Why Clarence Thomas owes African-Americans an apology
OPINION - Thomas' supporters insist he was the most qualified person for the position, when he was arguably not even the best black conservative for the job...
When Ginni Thomas — the Tea Partying wife of U.S. Supreme Court Justice Clarence Thomas — left Anita Hill a voicemail message asking for an apology, she got it all wrong. It’s really Clarence Thomas who owes the apology, to the black community that is.
During his confirmation hearings in 1991, America was introduced to Thomas. And his handlers and boosters created a Horatio Alger, pull-yourself-up-by-your-bootstraps story of a black man who emerged from a meager upbringing in Pinpoint, Georgia to become an embodiment of the American dream. We learned that he had Gullah roots. As someone with Gullah ancestry myself via Charleston, South Carolina, I must ask what happened to Thomas to make him run away from his people and forget from whence he came. Justice Thomas is part of the high court’s conservative majority (led by Justices Roberts and Scalia), and often is regarded as the most rightward judge among his peers. His record on the bench tells the story:
An originalist, Justice Thomas believes in the original intent of the framers of the Constitution. That is bad news for black folks, and presumably for Thomas as well, given that under that judicial philosophy, he and all other blacks should be in chains on someone’s plantation.
Thomas staunchly defended gun rights for African-Americans by cynically making an argument that had hints of Malcolm X or the Black Panther Party. He suggested that black people needed guns to protect themselves from the mob violence of the Ku Klux Klan during Reconstruction. True, but that argument seems misplaced in the realities of present-day black America, when young black men in the cities are shooting each other to death. The staunch second amendment advocate had nothing to say about that.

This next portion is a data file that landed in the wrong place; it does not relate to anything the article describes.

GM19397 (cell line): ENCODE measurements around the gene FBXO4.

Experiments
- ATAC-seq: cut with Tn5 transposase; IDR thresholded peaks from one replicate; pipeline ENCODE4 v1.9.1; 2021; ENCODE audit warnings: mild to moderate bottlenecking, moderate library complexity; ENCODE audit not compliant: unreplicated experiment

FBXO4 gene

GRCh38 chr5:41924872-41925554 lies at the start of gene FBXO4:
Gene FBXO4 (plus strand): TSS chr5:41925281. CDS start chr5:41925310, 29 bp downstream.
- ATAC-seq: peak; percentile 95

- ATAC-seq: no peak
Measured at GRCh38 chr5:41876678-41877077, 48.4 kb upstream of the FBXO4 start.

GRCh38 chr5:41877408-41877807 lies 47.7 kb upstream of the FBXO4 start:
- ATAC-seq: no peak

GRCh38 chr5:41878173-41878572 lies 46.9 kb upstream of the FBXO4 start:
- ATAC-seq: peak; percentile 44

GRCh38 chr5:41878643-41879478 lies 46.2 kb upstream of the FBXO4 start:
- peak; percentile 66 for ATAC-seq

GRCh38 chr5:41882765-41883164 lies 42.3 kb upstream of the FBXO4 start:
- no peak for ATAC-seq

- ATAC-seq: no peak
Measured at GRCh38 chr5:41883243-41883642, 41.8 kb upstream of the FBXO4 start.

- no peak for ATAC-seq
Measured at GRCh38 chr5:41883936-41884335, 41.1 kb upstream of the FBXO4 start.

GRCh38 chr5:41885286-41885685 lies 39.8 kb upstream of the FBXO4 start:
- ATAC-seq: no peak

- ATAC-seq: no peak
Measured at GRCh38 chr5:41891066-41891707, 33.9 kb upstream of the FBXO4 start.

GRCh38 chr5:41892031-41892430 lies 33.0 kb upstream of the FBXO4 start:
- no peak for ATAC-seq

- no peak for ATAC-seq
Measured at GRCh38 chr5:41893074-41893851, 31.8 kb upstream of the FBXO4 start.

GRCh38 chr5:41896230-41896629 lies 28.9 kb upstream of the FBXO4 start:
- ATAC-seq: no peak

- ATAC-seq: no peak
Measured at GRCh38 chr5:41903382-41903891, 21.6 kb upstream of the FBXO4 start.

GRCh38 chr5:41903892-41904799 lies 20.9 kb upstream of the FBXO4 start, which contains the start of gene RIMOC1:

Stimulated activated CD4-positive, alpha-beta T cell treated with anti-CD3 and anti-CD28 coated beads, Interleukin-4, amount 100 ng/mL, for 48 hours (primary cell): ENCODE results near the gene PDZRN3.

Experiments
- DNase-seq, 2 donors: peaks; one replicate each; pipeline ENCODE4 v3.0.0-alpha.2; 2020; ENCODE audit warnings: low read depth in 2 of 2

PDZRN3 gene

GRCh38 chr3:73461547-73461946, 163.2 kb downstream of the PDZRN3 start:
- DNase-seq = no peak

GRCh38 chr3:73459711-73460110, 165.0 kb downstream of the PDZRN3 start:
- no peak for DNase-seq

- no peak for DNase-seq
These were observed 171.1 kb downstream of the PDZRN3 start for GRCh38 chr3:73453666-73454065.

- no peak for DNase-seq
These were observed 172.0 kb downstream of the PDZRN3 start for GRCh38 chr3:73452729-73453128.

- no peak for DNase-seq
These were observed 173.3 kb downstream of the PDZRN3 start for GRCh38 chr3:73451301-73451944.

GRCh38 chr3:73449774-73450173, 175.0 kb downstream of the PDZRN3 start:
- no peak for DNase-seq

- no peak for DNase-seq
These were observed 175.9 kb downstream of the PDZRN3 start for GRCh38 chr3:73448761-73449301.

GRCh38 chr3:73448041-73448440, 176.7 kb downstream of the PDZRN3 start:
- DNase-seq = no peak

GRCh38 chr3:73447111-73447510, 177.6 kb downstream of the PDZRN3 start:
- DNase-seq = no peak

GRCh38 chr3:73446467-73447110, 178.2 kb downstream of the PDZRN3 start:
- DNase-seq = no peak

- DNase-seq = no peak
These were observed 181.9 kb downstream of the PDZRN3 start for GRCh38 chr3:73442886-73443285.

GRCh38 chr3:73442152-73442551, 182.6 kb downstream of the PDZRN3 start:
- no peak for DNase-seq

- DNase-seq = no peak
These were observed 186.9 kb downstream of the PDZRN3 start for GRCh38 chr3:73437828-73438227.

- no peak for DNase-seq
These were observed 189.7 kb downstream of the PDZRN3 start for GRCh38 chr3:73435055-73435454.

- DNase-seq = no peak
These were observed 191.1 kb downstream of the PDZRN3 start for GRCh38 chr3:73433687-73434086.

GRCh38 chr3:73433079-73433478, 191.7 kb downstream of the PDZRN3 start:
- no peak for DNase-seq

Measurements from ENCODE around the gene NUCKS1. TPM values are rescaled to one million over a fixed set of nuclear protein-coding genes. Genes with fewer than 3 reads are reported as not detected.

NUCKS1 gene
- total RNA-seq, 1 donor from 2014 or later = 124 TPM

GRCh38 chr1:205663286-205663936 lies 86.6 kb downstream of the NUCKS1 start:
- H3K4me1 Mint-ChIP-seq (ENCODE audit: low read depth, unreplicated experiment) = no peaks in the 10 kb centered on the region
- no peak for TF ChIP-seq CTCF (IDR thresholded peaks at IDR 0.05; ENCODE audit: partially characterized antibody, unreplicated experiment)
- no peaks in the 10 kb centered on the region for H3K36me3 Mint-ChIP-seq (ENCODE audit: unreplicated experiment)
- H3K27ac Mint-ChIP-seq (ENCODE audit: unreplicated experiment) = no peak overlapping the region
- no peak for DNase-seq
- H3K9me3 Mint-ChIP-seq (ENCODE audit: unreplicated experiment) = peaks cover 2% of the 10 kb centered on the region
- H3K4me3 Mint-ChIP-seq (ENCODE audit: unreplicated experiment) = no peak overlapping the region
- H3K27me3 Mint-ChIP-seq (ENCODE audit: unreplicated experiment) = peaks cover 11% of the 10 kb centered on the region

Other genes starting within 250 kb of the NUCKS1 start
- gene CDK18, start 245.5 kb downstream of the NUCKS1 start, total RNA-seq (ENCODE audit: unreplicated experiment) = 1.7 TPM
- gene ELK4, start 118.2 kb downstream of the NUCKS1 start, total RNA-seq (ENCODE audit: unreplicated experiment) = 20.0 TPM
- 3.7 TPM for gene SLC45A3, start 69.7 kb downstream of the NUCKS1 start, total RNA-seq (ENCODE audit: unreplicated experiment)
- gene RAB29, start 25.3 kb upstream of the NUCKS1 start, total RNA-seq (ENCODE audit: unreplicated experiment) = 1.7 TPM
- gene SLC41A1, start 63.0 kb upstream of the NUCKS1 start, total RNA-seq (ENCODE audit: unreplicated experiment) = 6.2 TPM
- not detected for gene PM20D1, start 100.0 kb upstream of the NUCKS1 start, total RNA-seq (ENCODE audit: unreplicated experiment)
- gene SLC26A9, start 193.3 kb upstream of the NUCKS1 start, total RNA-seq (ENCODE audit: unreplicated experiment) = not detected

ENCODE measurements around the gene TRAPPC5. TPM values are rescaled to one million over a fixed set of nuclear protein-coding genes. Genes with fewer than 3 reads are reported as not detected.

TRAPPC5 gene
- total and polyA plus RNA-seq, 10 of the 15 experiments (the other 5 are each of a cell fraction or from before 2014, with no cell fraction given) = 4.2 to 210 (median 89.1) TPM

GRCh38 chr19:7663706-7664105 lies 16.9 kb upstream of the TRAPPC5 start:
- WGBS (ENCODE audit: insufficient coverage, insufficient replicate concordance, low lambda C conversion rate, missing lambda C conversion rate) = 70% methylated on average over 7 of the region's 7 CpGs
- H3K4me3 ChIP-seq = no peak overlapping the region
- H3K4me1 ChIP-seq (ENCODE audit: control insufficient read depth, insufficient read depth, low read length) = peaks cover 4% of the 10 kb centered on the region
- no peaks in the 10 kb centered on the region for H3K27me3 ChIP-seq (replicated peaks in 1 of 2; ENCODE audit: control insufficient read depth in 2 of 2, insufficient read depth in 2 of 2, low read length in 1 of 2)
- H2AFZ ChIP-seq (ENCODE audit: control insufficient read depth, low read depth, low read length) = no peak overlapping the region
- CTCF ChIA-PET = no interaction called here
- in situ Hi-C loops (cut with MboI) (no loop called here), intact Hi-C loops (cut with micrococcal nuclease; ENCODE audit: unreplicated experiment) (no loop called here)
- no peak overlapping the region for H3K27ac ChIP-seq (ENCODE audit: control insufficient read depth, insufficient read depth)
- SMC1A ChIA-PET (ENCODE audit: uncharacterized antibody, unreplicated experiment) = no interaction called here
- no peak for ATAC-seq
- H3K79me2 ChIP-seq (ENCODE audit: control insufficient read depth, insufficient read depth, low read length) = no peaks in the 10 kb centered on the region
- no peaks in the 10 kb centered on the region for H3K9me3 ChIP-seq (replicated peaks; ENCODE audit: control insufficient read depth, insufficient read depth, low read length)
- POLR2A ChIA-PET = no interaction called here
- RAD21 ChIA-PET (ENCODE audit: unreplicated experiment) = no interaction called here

In Hudson v. McMillian (1992), Thomas dissented from the court’s majority opinion which said prisoners were covered by the constitution’s protection against “cruel and unusual punishment.” Consistently, Thomas and Scalia have dissented when the court ruled in favor of prisoners who alleged cruelty, including the case of an inmate who was repeatedly punched in the mouth by a guard, a prisoner who was handcuffed to a “hitching post” and forced to stand shirtless for seven hours in the hot sun. Thomas even believed that an inmate who was slammed against a concrete floor, punched and kicked by a guard for filing a grievance did not have his constitutional rights violated.